§ MR. A. J. BALFOUR (City of London)
asked the Prime Minister whether his attention had been called to a series of Amendments to Clause 24 of the Licensing Bill in the name of the Solicitor-General that were to be discussed that night; whether these Amendments were nearly three times as long as the clause, and whether they did not entirely recast the substance of that clause and raise questions of very great difficulty and complexity. He further asked whether these Amendments did not appear on the Paper for the first time that morning, and no man in the House had the smallest notion they were going to be put down; whether under the closure Resolution it would not be necessary to deal with this absolutely new matter before half-past ten that night; and whether the right hon. Gentleman would put them down as a new clause on the Report stage in order to give the Opposition an opportunity of considering the new proposals of the Government and of making up their minds whether in their opinion they should be opposed or not. He asked to be allowed to make an observation in the nature of an appeal and to ask the right hon. Gentleman whether he did not consider that it was making the closure system absolutely unworkable when the Government could not settle on their Amendments until the day they were to be discussed; and whether, if the House thought it necessary that they should discuss the Bill under these particular conditions, the Government would take the trouble to see that the conditions were not made unnecessarily harsh.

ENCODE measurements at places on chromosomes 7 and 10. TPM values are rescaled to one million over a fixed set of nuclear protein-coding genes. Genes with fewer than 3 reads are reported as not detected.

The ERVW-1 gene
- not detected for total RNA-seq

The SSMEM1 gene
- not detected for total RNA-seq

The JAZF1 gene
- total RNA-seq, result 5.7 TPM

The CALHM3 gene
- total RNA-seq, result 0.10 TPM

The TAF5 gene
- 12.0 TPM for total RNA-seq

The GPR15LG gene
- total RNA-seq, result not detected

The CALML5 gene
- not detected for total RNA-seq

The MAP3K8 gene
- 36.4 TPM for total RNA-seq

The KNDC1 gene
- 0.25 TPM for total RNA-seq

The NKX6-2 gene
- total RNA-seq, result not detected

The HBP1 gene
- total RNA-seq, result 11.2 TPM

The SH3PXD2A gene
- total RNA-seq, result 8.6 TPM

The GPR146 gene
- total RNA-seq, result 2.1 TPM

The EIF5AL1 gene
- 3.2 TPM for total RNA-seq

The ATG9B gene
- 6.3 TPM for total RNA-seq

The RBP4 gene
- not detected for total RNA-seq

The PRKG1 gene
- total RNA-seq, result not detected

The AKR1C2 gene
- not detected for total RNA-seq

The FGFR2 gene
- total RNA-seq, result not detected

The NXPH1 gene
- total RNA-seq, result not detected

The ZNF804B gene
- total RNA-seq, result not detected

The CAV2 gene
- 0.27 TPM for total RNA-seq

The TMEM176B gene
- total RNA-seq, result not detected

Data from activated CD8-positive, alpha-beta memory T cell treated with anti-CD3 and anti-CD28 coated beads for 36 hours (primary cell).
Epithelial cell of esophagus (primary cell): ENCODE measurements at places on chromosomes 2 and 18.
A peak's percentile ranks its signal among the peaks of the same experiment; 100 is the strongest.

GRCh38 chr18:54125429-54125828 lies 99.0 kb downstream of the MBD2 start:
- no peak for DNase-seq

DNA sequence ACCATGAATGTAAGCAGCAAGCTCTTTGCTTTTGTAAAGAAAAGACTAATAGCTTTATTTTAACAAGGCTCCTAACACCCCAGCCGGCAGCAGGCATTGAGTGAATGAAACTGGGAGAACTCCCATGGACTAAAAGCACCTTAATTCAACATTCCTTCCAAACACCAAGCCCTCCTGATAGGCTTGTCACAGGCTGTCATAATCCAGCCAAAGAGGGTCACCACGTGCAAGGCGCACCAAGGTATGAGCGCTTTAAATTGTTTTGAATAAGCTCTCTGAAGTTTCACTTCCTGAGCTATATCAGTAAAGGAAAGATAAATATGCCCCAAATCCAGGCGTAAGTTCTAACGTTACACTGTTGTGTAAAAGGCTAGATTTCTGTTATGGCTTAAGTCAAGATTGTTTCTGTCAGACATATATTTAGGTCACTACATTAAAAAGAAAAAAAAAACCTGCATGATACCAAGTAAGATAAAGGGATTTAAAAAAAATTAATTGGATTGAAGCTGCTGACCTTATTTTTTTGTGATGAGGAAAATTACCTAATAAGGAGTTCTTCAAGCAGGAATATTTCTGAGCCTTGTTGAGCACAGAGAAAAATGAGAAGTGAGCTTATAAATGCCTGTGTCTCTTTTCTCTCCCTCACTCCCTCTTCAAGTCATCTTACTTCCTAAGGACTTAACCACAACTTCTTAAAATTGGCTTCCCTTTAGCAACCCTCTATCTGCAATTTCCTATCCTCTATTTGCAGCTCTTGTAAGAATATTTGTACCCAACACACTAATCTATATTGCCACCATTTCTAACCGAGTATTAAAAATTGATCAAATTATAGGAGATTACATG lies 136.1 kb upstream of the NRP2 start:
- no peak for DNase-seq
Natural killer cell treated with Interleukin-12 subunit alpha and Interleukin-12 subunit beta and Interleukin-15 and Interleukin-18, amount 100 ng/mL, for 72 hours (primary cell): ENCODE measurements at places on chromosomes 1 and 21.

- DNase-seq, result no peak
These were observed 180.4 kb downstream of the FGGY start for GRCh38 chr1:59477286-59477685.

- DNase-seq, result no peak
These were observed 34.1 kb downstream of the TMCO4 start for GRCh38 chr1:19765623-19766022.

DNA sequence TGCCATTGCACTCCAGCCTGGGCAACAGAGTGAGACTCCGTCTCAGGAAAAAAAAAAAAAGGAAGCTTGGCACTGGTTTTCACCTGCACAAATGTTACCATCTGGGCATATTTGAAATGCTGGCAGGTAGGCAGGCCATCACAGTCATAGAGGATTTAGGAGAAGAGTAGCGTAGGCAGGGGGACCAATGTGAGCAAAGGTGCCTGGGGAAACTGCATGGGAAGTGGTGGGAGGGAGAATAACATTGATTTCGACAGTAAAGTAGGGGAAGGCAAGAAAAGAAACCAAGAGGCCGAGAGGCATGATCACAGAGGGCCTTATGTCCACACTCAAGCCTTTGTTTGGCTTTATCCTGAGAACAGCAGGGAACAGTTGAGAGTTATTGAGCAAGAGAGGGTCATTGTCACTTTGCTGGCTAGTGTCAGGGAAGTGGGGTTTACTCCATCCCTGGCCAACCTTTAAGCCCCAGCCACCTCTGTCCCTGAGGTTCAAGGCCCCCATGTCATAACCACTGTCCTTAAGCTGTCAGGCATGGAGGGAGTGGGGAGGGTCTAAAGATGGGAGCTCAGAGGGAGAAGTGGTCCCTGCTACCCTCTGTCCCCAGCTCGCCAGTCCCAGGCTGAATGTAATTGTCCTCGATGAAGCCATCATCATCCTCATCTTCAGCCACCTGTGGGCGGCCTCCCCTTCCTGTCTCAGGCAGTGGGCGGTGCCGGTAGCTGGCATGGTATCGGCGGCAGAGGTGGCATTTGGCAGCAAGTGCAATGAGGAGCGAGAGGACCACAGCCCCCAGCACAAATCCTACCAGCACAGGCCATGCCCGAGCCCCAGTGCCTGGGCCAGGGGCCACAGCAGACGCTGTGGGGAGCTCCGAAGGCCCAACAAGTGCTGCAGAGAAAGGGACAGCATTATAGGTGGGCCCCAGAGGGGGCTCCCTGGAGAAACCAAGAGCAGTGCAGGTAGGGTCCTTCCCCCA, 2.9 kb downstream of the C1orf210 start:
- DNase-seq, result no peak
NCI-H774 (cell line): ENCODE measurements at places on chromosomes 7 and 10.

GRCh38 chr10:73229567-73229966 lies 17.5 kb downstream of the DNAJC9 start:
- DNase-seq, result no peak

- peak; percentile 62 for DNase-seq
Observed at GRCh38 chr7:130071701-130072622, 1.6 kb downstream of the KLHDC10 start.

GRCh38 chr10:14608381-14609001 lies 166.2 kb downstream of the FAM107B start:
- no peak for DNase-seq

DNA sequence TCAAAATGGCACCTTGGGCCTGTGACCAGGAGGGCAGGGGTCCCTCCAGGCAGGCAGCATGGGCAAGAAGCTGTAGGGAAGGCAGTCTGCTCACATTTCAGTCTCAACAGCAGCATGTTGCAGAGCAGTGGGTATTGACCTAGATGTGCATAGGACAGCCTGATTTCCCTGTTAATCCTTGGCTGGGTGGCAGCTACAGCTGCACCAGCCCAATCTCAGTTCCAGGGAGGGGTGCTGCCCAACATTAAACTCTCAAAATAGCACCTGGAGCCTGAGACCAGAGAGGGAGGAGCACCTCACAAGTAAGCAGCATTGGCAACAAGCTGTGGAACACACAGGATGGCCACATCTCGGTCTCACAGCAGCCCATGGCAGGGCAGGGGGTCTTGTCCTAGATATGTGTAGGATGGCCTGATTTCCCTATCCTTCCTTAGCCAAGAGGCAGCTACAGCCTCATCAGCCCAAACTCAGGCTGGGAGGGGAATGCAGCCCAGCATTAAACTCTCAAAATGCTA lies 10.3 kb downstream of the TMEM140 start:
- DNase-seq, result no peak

§ MR. ASQUITH
said that the right hon. Gentleman had taken the opportunity to make a speech of a very contentious kind under the guise of asking a question. To anyone who had studied the course of the 1000 Bill his complaint, if complaint it was, was entirely unfounded. More than half the Amendments down in the name of the Solicitor-General were the fulfilment of a pledge given by himself to an hon. Gentleman sitting immediately behind the right hon. Gentleman, and although they had been modified by the substitution elsewhere of "may" for "shall" they had been on the Paper for a considerable time.
§ MR. SAMUEL ROBERTS (Sheffield, Ecclesall)
called the attention of the Prime Minister to the fact that the Amendment in the name of the Solicitor-General had been very materially altered since yesterday.
§ MR. ASQUITH
replied that it had been altered to give better and fuller effect to the demand of the hon. Gentleman, and for no other purpose. In regard to the other Amendments, the only new one was that dealing with the definition of monopoly value. That was also a matter that he had undertaken in speech on the Second Reading and more than once since to deal with. There was nothing new in the proposals, which had been indicated over and over again in his own speeches and those of his colleagues.
§ MR. AUSTEN CHAMBERLAIN (Worcestershire, E.)
We have asked for it, but the right hon. Gentleman has not given it.
§ MR. ASQUITH
quite agreed that it now appeared in its formal shape for the first time, though its nature had been indicated over and over again. He quite agreed that it was a matter of great importance, and if in the ordinary course of their proceedings that night, there was no opportunity for discussion he would put it down for a very early moment on the Report stage. He did not think it desirable to make a new clause, as the right hon. Gentleman had suggested, but he had the fullest wish that it should be discussed on the Report stage.